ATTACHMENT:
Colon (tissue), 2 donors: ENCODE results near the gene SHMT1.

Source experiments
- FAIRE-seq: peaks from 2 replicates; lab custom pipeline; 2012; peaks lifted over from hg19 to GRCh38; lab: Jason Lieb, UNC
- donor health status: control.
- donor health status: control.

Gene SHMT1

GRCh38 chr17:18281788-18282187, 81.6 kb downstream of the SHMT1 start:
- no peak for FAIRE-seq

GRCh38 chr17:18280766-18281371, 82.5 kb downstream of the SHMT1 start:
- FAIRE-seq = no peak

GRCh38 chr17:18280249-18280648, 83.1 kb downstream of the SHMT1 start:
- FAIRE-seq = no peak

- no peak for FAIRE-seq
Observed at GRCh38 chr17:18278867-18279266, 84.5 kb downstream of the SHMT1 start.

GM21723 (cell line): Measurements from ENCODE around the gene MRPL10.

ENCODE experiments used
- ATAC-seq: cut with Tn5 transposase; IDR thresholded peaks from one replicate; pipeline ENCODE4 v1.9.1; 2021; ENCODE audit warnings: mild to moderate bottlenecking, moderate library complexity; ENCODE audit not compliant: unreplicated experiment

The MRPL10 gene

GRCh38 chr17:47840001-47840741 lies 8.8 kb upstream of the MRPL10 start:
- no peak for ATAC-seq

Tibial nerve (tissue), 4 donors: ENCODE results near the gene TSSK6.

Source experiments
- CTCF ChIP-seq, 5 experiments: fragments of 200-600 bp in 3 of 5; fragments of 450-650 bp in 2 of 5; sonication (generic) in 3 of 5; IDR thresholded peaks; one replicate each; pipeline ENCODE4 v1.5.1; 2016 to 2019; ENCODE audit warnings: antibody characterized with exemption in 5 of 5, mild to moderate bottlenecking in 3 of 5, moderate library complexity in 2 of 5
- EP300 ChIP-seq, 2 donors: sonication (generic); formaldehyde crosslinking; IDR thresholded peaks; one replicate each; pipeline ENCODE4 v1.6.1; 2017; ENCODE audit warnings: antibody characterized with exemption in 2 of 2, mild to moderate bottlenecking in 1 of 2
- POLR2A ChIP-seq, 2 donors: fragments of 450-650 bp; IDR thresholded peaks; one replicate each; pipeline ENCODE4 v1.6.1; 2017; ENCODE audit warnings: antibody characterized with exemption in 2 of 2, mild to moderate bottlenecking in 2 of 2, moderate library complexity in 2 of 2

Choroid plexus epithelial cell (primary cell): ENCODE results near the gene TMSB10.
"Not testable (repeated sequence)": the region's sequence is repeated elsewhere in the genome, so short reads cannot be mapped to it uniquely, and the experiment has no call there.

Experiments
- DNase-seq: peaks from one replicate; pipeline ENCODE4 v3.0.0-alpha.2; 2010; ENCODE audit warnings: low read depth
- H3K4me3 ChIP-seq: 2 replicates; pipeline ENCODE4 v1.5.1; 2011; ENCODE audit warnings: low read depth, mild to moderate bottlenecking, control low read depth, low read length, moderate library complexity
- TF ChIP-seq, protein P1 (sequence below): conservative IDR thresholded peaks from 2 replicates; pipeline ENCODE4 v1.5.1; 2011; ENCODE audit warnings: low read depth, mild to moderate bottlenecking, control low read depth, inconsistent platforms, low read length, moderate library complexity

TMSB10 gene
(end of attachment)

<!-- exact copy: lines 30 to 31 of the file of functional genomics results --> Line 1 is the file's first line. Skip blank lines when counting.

- H3K4me3 ChIP-seq: 2 replicates; pipeline ENCODE4 v1.5.1; 2011; ENCODE audit warnings: low read depth, mild to moderate bottlenecking, control low read depth, low read length, moderate library complexity
- TF ChIP-seq, protein P1 (sequence below): conservative IDR thresholded peaks from 2 replicates; pipeline ENCODE4 v1.5.1; 2011; ENCODE audit warnings: low read depth, mild to moderate bottlenecking, control low read depth, inconsistent platforms, low read length, moderate library complexity